“Well, it is my first time visiting, but I know about the place. My best friend’s father lived here, and I have always wanted to see if it lives up to what I imagined.” She takes her time before speaking. She speaks thoughtfully, careful to provide only a certain amount of information. I also have personal experience in keeping things close to the vest. She has stories. I want to hear them.

“What do you think so far, Miss Berget?”

“Call me Darby.” Her smile disarms me. “The square is beautiful. The people are friendly. The beach looks like a dream, and the best bartender in town works at an Irish pub. I still may take a few days to explore, but it’s a damn good start.” She laughed and drained her glass.

“Tell me about your name, if you don’t mind. It is beautiful, interesting.”

“Well, ‘Darby’ means ‘free.' Irish heritage is important to my family, and Darby is definitely Irish. As for ‘Berget,’ it is Irish, as well. It comes from ‘Brid’ which means ‘mighty,’ and that comes from the most famous woman saint in all of Ireland, Brigid, the patron saint of scholars. Of course, I’m just a girl from the northwest, looking to start a life.” She laughs again and excuses herself.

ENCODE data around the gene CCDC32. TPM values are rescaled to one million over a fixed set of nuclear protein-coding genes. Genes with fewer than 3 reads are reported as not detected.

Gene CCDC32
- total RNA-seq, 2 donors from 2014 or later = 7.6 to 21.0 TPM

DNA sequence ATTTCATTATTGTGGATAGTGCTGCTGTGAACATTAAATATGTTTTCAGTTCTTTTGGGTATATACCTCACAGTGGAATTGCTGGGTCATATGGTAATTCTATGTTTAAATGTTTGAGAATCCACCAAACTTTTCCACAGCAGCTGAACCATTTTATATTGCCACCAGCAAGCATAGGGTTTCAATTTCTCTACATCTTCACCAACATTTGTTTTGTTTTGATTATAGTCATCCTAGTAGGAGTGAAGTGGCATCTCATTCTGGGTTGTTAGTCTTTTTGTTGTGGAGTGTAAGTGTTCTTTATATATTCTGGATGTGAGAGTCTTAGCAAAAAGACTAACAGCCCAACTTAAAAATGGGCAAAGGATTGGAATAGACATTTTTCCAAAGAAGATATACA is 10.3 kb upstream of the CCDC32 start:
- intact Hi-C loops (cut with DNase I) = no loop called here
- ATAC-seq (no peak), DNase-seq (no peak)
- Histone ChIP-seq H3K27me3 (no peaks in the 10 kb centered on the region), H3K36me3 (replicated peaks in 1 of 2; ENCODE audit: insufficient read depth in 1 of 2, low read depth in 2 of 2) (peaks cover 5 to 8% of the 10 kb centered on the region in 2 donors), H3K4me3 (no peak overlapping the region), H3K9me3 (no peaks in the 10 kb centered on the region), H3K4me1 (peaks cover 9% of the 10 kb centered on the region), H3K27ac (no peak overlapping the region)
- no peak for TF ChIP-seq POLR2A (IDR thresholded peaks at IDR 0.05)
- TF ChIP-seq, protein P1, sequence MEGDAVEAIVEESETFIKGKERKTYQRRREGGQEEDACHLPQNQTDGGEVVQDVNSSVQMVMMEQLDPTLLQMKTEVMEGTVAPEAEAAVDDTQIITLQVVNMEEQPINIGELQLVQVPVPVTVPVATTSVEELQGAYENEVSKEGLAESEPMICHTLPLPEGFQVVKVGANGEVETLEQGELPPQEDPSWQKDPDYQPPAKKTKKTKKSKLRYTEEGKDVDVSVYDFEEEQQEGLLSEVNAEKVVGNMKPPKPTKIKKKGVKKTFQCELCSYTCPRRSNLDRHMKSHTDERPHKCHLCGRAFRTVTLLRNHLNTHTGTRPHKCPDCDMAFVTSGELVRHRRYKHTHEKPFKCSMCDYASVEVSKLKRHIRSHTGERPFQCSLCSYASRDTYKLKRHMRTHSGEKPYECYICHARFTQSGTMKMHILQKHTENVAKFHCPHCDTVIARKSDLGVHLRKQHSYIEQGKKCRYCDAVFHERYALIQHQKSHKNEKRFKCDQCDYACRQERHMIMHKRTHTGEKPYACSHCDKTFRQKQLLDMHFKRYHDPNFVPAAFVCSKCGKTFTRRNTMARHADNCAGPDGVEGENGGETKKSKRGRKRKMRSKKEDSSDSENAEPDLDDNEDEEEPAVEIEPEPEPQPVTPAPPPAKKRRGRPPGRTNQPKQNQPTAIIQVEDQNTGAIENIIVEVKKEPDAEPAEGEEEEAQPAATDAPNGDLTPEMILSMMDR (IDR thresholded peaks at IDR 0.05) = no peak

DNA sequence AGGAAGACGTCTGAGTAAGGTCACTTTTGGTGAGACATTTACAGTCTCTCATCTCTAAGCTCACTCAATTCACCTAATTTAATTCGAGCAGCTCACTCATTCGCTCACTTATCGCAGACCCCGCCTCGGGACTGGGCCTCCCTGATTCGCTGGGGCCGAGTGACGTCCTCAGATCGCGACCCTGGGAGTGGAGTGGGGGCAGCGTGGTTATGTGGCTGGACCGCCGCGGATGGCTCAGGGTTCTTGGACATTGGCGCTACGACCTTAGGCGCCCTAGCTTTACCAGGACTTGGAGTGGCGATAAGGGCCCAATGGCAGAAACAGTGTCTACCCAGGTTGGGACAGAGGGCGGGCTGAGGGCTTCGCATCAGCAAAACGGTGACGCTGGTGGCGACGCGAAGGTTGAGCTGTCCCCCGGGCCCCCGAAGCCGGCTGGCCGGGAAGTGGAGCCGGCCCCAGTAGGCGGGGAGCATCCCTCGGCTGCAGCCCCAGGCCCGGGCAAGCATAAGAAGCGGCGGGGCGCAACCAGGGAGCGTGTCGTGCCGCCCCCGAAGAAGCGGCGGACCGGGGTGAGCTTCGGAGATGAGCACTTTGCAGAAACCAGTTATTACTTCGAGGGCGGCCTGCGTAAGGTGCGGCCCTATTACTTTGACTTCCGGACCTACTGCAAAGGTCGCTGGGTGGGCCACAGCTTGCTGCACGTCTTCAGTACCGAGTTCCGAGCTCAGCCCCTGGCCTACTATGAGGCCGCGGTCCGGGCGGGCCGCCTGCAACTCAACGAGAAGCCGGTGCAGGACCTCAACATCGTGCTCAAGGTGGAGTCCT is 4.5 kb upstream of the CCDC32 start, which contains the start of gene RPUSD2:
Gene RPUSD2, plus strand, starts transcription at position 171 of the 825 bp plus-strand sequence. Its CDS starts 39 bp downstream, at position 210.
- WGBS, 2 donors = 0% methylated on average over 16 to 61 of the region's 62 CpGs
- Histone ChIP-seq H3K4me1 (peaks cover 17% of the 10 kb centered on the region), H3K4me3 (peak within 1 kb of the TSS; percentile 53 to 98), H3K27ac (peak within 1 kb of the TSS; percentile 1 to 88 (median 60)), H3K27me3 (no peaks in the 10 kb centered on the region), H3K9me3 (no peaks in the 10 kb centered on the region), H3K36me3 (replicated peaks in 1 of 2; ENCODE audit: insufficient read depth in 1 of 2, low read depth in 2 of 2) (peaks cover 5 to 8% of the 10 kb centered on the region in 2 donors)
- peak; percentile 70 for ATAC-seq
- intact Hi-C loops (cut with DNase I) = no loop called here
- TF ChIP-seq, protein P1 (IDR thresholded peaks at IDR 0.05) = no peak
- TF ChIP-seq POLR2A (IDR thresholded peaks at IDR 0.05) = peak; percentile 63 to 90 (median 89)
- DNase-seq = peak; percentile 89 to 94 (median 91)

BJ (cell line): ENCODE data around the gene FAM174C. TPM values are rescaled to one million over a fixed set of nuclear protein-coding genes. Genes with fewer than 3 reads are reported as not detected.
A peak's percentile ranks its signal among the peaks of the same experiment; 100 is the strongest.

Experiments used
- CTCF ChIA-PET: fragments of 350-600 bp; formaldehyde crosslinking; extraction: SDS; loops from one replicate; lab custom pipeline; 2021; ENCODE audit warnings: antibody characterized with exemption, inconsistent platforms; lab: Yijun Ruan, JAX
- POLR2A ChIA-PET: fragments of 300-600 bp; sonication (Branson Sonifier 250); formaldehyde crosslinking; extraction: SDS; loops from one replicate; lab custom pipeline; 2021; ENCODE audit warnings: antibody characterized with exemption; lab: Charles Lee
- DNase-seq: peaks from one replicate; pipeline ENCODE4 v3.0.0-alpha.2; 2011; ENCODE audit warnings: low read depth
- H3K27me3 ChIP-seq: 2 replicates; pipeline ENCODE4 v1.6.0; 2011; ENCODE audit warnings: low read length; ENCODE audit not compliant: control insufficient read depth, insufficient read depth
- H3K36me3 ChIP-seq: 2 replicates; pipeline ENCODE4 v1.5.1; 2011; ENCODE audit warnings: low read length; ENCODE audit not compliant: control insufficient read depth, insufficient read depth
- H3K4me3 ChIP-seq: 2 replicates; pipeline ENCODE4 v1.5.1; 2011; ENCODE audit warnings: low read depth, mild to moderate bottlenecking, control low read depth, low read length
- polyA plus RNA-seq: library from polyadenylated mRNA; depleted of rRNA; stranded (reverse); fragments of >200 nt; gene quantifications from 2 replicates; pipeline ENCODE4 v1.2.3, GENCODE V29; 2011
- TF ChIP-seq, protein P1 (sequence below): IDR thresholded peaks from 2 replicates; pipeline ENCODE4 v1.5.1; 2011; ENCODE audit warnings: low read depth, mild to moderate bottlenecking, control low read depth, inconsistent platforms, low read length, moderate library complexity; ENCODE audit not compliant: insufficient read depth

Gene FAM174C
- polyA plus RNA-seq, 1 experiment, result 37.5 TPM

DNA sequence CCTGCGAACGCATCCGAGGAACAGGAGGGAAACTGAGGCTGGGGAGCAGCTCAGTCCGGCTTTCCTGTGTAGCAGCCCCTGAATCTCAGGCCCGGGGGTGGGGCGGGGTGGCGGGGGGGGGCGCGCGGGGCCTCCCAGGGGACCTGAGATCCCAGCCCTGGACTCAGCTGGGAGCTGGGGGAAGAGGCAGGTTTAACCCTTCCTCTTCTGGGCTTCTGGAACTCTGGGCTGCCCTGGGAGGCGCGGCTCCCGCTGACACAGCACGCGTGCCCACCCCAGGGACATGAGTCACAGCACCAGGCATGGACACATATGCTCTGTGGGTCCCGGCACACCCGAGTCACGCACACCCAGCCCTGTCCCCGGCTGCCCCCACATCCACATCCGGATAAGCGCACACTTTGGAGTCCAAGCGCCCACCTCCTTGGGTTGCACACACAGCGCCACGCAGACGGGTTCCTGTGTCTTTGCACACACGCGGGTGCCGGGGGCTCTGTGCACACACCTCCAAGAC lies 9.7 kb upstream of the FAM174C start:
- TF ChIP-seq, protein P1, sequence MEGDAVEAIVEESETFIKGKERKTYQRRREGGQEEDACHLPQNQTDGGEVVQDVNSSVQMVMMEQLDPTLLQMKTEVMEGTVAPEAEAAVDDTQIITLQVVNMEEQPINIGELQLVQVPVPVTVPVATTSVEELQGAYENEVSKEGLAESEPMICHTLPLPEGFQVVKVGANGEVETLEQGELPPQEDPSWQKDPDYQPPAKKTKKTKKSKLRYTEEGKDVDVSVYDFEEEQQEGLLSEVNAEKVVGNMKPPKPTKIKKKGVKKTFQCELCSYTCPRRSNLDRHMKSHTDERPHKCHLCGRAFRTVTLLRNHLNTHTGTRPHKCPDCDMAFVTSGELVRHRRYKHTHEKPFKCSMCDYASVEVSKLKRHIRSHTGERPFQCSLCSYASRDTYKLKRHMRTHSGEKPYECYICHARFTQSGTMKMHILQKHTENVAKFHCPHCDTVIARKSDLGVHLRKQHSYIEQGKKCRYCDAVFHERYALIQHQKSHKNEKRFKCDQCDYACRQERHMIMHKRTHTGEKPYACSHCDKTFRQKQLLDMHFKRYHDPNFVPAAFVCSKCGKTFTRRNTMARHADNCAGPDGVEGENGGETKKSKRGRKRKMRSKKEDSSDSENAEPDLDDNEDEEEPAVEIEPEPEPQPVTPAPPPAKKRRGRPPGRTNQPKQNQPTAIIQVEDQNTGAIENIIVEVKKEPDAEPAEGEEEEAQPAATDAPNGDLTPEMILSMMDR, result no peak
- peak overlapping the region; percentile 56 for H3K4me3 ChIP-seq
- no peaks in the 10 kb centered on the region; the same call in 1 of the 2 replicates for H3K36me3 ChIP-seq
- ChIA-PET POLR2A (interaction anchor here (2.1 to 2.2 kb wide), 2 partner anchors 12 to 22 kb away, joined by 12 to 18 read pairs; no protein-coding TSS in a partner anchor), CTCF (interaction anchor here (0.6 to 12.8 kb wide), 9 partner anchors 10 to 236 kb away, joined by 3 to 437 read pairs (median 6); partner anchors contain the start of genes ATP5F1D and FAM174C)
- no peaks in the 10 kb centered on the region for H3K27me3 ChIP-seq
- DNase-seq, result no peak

I watch her walk toward the restrooms, the questions in my head buzzing nonstop like honeybees on clover. What does she do? Is she running from something? Why here? Is she single? Is she psycho? Conversations you hate never seem to end, and the ones you long to continue always end too quickly. I still am learning how to make them last, and this is one that is setting me on fire. I order Darby and myself another drink, and Amy grins. “You’re trying to line up a date, aren’t ya K? Am I not good enough for you? Oh, nevermind that. She’s cute. Think she might be interested in me?” Amy winks at me as I stuff some bills in her tip jar. I stick out my tongue, and she wiggles her tight jeans at me when she turns to grab my beer. Just then, I notice Darby has exited the restroom and is standing at the jukebox. Another question: what will she play?